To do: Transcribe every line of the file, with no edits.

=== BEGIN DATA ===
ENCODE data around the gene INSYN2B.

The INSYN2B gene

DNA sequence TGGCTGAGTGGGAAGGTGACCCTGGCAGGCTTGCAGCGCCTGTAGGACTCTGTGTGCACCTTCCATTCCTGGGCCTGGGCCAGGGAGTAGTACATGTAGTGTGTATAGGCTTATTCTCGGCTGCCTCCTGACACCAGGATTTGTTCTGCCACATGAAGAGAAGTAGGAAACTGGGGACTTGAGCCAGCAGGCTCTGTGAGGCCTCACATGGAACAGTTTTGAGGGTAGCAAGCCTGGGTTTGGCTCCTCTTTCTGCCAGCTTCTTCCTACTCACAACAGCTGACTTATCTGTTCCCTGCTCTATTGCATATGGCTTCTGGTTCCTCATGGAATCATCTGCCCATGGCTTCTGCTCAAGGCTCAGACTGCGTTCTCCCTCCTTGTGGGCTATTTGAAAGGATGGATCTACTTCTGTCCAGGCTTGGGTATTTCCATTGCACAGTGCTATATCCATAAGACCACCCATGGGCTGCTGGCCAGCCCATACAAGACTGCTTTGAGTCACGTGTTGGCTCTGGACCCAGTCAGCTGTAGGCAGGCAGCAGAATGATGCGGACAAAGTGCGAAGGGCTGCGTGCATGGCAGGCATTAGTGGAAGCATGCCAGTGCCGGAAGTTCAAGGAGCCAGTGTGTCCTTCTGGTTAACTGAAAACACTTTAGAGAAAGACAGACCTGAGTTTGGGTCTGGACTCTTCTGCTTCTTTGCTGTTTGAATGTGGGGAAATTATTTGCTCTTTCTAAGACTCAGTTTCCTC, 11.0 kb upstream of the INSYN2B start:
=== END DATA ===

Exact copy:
ENCODE data around the gene INSYN2B.

The INSYN2B gene

DNA sequence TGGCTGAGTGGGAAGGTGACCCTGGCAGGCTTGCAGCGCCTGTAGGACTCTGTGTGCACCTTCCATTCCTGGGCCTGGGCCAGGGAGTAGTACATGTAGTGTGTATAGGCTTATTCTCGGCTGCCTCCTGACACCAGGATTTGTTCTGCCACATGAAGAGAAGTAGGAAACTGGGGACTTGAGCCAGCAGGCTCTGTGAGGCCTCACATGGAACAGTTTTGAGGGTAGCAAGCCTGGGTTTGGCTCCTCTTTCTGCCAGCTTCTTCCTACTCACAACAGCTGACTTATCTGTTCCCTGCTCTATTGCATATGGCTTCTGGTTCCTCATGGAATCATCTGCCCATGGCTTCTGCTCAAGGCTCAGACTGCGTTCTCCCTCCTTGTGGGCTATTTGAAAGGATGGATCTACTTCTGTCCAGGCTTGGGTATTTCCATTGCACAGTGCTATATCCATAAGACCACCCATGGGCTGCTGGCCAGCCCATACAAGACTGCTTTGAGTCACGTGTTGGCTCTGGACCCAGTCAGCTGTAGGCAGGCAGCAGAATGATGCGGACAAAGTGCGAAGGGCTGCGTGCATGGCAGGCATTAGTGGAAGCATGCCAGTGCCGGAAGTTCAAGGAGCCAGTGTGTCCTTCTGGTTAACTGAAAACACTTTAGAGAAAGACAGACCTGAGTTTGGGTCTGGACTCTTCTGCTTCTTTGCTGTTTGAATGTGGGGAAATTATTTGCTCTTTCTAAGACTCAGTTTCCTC, 11.0 kb upstream of the INSYN2B start: